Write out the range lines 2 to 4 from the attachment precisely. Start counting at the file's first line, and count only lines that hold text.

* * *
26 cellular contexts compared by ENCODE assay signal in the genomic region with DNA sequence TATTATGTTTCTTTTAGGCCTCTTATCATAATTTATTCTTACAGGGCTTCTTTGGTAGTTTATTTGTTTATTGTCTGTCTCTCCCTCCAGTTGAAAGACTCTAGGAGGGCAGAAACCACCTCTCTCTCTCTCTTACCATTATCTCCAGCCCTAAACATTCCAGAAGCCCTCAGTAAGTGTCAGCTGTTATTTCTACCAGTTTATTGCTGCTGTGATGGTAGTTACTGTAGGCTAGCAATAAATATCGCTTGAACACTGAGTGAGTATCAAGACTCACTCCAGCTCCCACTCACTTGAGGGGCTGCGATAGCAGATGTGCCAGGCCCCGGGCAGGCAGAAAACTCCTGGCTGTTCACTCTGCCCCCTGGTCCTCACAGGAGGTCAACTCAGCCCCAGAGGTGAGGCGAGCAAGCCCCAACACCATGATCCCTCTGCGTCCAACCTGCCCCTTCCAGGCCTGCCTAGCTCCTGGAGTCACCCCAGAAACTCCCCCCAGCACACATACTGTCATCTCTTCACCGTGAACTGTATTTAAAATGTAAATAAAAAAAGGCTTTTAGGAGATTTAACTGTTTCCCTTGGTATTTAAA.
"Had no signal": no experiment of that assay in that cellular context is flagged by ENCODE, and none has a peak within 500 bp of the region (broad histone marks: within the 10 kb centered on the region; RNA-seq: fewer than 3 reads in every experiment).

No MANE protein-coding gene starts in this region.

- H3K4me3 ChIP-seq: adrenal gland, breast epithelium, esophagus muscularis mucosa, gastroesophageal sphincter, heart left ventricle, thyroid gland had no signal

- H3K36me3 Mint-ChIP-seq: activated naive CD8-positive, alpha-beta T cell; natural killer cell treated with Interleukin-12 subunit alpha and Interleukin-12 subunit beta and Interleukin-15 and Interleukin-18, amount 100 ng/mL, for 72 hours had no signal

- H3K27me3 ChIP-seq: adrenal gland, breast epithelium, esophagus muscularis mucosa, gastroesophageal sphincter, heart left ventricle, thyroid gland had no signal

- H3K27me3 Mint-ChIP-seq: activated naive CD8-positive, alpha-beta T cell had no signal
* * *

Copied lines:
"Had no signal": no experiment of that assay in that cellular context is flagged by ENCODE, and none has a peak within 500 bp of the region (broad histone marks: within the 10 kb centered on the region; RNA-seq: fewer than 3 reads in every experiment).

No MANE protein-coding gene starts in this region.

- H3K4me3 ChIP-seq: adrenal gland, breast epithelium, esophagus muscularis mucosa, gastroesophageal sphincter, heart left ventricle, thyroid gland had no signal